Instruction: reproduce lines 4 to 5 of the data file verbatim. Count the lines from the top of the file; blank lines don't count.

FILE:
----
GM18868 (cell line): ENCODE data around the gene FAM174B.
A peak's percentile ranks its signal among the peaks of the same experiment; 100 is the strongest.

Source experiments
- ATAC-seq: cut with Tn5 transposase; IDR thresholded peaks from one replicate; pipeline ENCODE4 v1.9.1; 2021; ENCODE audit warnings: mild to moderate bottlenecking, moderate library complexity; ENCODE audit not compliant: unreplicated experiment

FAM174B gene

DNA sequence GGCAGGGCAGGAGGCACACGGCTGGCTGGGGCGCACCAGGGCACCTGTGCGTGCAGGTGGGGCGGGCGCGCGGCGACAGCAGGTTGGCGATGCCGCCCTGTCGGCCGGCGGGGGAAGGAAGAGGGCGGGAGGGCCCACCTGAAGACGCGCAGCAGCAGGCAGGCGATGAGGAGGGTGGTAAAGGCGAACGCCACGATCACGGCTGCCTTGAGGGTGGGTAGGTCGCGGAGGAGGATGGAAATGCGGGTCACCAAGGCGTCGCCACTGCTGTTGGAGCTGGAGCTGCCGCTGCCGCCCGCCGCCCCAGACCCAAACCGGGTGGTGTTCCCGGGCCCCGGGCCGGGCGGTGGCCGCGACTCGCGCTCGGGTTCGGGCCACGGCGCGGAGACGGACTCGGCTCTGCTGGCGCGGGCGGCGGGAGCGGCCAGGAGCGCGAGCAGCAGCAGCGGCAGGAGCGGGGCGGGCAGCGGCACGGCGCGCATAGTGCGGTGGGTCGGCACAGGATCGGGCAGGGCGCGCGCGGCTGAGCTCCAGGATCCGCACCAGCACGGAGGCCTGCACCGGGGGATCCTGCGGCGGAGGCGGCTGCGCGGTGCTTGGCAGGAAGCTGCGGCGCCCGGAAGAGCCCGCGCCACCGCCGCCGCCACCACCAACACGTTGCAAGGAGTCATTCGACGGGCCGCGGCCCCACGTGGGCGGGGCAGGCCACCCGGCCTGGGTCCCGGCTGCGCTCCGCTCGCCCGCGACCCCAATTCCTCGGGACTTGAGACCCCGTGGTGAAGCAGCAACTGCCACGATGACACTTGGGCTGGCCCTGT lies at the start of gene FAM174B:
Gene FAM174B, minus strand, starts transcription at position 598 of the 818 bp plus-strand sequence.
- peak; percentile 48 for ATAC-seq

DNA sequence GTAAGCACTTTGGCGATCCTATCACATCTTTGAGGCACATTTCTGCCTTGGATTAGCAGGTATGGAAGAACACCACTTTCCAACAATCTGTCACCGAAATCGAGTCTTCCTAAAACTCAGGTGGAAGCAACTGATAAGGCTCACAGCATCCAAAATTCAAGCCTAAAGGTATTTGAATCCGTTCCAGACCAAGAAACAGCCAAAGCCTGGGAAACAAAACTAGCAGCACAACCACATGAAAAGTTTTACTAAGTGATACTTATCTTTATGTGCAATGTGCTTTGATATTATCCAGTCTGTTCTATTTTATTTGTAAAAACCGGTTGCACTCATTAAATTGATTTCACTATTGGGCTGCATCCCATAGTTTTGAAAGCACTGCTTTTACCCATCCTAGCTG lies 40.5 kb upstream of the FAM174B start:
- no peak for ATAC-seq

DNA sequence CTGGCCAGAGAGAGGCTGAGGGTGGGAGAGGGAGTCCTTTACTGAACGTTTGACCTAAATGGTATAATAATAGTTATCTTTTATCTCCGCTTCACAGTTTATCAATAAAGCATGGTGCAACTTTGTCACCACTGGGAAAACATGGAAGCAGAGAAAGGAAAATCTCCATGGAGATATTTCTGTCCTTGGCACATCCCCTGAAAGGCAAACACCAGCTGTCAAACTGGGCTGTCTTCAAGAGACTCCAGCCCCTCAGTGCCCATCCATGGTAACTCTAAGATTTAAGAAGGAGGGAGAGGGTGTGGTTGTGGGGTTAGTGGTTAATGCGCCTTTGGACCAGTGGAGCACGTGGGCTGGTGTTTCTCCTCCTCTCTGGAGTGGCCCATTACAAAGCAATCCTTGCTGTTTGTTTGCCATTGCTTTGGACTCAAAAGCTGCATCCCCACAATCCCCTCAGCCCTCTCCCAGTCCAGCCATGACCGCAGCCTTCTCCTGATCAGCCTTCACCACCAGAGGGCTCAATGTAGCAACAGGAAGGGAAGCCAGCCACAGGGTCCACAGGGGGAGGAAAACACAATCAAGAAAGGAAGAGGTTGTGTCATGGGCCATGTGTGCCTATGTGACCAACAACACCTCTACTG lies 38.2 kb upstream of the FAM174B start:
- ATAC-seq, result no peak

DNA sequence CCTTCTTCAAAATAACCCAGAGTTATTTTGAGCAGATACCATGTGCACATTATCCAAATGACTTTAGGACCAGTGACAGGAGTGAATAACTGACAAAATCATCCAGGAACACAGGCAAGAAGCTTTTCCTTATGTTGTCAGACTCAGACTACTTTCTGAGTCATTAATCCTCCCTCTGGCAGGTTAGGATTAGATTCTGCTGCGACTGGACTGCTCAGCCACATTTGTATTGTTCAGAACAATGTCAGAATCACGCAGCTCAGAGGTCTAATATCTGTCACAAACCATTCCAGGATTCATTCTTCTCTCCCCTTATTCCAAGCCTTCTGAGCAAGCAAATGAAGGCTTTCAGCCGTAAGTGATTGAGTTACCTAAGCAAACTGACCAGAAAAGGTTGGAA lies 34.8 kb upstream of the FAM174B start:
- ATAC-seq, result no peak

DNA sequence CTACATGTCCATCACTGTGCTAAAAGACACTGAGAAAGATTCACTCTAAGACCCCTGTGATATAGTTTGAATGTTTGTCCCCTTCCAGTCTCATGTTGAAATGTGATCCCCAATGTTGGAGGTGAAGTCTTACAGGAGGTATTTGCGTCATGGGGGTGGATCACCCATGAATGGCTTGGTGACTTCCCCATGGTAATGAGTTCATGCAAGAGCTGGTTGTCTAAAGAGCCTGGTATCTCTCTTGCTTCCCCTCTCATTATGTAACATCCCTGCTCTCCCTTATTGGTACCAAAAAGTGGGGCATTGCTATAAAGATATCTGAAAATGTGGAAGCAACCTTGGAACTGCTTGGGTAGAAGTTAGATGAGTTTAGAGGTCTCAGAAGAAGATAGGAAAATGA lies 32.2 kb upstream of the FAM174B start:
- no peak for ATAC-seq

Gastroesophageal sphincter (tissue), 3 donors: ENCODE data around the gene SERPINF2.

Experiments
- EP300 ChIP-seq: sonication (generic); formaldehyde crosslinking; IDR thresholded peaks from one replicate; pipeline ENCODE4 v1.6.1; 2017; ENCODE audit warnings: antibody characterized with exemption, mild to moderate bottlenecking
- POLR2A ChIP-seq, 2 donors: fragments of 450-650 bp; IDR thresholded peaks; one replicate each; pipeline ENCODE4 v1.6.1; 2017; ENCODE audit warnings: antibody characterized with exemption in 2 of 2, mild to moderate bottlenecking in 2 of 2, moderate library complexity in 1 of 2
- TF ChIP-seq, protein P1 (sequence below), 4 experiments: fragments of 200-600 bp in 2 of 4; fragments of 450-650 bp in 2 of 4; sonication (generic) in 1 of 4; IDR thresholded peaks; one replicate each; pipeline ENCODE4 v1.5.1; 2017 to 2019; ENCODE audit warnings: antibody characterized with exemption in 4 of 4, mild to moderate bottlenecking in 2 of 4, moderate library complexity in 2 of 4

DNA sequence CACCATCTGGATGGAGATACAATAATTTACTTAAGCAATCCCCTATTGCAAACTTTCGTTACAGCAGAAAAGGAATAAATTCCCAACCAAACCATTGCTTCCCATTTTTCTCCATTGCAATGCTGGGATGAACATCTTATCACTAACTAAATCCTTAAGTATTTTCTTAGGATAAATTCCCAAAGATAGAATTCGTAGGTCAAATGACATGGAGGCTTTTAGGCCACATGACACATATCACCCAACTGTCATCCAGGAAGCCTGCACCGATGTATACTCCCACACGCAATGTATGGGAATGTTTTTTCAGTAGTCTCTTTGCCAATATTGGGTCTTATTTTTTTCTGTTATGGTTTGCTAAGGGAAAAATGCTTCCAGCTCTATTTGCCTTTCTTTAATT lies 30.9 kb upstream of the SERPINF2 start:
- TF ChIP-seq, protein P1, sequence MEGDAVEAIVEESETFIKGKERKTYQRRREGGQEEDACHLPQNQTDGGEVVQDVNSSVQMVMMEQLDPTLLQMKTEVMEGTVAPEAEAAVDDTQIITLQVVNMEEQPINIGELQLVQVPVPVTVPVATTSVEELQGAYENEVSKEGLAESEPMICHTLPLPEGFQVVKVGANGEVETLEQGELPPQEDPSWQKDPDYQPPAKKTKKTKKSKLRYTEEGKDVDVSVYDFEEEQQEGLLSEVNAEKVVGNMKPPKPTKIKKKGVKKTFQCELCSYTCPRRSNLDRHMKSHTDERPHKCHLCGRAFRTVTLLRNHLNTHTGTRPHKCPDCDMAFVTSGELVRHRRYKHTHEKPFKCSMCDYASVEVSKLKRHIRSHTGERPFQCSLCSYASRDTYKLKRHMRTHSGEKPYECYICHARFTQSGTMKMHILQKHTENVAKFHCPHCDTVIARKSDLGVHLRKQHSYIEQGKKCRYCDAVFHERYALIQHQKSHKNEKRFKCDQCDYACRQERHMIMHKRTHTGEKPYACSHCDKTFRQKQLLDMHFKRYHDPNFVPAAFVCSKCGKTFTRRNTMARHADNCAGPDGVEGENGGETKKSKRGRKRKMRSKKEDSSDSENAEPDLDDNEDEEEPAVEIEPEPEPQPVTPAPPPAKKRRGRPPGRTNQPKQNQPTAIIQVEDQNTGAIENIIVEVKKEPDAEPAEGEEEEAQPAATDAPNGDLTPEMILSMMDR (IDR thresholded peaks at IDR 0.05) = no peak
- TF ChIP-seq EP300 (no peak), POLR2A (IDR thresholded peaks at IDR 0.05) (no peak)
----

- ATAC-seq: cut with Tn5 transposase; IDR thresholded peaks from one replicate; pipeline ENCODE4 v1.9.1; 2021; ENCODE audit warnings: mild to moderate bottlenecking, moderate library complexity; ENCODE audit not compliant: unreplicated experiment

FAM174B gene